The MSSU is proud to support the next generation of patient-oriented researchers to improve patient health and the health system in the Maritimes. For some trainees, our MSSU Trainee Support Program represents the first time a student has engaged Patient/Public Partners in their research. For others, it is another opportunity to learn more about patient engagement. This fall we celebrate our students and their contributions to patient-oriented research in the Maritimes.
Meet Andy Kim
Andy Kim was a recipient of the former MSSU Student Award in 2021-2022. His project titled “Drunk in Love: Attachment, Coping-motives, and Problem Drinking in Romantic Partners” explored the interplay of attachment styles, relationship conflict, coping-motives, and drinking problems in romantic couples.
With the support of the MSSU, he has gone on to co-author three publications, each helping further understand the relationship between mental health disorders and substance and behavioural addictions.
“He is a truly exceptional student who will bring a valuable set of clinical research and patient-oriented research skills to my Mood, Anxiety and Addictions Comorbidity (MAAC) Lab at Dalhousie,” says his supervisor Dr. Sherry Stewart, an MSSU Scientist and professor of Psychiatry and Psychology and Neuroscience, Dalhousie University.
A MSc student in the PhD Clinical Psychology program at Dalhousie University in Halifax, Andy says patient-oriented research in his field (addictions) is of primary importance to his work in graduate school and beyond.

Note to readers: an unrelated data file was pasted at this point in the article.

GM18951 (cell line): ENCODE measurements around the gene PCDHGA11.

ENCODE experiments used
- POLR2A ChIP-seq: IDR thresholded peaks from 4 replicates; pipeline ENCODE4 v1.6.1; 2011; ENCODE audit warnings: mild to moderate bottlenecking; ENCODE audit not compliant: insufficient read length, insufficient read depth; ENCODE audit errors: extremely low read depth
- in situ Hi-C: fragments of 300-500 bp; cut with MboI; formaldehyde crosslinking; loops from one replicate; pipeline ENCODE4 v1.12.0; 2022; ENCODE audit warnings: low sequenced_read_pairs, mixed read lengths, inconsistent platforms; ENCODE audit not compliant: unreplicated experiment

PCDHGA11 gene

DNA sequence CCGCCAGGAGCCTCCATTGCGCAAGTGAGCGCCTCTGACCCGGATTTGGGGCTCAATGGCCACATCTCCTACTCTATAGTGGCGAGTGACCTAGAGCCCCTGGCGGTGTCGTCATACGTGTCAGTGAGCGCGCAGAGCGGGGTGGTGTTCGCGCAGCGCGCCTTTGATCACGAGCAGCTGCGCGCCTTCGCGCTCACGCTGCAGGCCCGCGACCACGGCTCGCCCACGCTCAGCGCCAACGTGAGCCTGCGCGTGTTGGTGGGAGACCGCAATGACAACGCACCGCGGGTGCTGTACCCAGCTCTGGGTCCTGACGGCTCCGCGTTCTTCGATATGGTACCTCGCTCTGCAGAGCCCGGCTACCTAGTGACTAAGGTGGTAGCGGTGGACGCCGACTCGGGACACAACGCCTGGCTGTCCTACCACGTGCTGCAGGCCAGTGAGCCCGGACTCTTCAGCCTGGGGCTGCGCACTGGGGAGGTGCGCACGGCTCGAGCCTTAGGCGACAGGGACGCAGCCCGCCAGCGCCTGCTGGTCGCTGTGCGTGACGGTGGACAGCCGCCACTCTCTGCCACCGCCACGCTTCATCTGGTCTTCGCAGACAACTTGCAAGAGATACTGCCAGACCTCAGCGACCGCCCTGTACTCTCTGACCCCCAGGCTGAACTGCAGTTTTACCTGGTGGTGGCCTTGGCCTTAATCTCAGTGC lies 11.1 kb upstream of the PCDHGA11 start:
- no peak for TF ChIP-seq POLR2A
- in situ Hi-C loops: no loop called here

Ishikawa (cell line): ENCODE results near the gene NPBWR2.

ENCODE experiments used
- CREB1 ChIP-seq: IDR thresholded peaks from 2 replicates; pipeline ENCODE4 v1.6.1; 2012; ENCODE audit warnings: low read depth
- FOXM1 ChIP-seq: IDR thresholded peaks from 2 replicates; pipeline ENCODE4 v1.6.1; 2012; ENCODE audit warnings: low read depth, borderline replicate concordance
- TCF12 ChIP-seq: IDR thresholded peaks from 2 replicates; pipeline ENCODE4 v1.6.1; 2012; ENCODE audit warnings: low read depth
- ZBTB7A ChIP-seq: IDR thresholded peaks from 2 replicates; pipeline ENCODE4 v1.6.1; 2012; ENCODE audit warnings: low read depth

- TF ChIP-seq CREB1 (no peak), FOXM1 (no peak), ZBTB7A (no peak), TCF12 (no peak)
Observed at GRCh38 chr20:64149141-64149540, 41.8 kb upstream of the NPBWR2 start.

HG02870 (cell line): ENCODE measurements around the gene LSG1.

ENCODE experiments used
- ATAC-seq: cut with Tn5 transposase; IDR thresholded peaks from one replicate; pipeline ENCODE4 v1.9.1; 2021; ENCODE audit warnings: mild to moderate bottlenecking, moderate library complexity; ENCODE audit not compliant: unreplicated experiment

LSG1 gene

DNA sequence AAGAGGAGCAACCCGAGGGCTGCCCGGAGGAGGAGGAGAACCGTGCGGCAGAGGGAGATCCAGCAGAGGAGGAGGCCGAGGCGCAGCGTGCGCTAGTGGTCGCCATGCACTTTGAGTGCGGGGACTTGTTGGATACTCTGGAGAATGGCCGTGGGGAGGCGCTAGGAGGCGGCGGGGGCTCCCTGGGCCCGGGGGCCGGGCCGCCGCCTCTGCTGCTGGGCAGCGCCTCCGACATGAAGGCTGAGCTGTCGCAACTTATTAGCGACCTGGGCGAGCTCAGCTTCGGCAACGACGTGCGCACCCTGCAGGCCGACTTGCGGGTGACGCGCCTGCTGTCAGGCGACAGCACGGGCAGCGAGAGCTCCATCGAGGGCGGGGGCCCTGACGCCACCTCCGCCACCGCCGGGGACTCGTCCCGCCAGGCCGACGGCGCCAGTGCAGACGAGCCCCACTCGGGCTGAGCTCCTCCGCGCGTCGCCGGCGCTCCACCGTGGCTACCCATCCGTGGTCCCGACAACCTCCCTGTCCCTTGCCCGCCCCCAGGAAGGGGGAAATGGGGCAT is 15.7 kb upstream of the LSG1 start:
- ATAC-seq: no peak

“One consideration in academia is how we can conduct research that has practical implications. Patient-oriented research provides the opportunity to help individuals, community, and society in real ways. I am honored and grateful to be recipient of the MSSU award, and I am eager to continue working on the clinical psychology of addiction through the lens of patient-oriented research.”
His interests in the symptom specificity of anxiety and depression and alcohol use (supported by MSSU, see Kim, Sherry et al., 2022) have sparked a new line of research examining the role of symptoms in and during alcohol hangover. This will involve qualitative interviews of undergraduate drinkers who report experiencing hangover anxiety for representativeness of lived experiences from the target population.
About the research
Do symptoms of depression and anxiety contribute to heavy episodic drinking? A 3-wave longitudinal study of adult community members. Addictive Behaviors, 130, 107295.
This report found that depressive symptoms led to more heavy drinking over time, whereas anxiety symptoms led to less heavy drinking over time. This symptom specificity is a real step forward in understanding the complicated pathway between internalizing symptoms and alcohol misuse; this paper was published in Addictive Behaviors in 2022.
This paper (published in PLOS ONE) was the first study to examine pupillary changes in the context of modern, authentic slot machine gambling. Slot machines are widely recognized as one of the most harmful and addictive forms of gambling, and pupil diameter changes represent an unobtrusive marker that could shed light on event related physiological responses during this activity.
Depressive symptoms and conflict behaviors: A test of the stress generation hypothesis in romantic couples during the COVID-19 pandemic.
This study (currently in press, Journal of Social and Clinical Psychology) used a longitudinal dataset to test the stress generation hypothesis among romantic couples isolating together during the COVID-19 pandemic (i.e., do depressed individuals perpetrate more conflict behaviors towards their partner that in turn exacerbates their depression?).